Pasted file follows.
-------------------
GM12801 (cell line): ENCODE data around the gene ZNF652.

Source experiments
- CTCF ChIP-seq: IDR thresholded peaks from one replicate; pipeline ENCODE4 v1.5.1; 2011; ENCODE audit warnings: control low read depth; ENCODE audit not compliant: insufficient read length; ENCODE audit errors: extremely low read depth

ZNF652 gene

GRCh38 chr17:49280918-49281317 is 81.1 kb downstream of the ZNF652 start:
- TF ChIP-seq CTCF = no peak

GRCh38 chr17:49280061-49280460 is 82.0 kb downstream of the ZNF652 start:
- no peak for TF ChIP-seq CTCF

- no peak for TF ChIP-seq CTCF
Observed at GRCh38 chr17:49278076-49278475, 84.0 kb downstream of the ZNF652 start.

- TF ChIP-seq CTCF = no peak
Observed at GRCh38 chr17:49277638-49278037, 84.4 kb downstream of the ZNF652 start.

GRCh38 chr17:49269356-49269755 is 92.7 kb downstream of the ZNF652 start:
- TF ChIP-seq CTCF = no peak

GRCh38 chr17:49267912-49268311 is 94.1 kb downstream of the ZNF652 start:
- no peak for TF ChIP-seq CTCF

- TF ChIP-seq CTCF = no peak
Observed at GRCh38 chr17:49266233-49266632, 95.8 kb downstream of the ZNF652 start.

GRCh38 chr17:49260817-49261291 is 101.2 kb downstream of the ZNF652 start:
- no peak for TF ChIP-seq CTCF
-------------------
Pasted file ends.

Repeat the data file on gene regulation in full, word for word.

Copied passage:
GM12801 (cell line): ENCODE data around the gene ZNF652.

Source experiments
- CTCF ChIP-seq: IDR thresholded peaks from one replicate; pipeline ENCODE4 v1.5.1; 2011; ENCODE audit warnings: control low read depth; ENCODE audit not compliant: insufficient read length; ENCODE audit errors: extremely low read depth

ZNF652 gene

GRCh38 chr17:49280918-49281317 is 81.1 kb downstream of the ZNF652 start:
- TF ChIP-seq CTCF = no peak

GRCh38 chr17:49280061-49280460 is 82.0 kb downstream of the ZNF652 start:
- no peak for TF ChIP-seq CTCF

- no peak for TF ChIP-seq CTCF
Observed at GRCh38 chr17:49278076-49278475, 84.0 kb downstream of the ZNF652 start.

- TF ChIP-seq CTCF = no peak
Observed at GRCh38 chr17:49277638-49278037, 84.4 kb downstream of the ZNF652 start.

GRCh38 chr17:49269356-49269755 is 92.7 kb downstream of the ZNF652 start:
- TF ChIP-seq CTCF = no peak

GRCh38 chr17:49267912-49268311 is 94.1 kb downstream of the ZNF652 start:
- no peak for TF ChIP-seq CTCF

- TF ChIP-seq CTCF = no peak
Observed at GRCh38 chr17:49266233-49266632, 95.8 kb downstream of the ZNF652 start.

GRCh38 chr17:49260817-49261291 is 101.2 kb downstream of the ZNF652 start:
- no peak for TF ChIP-seq CTCF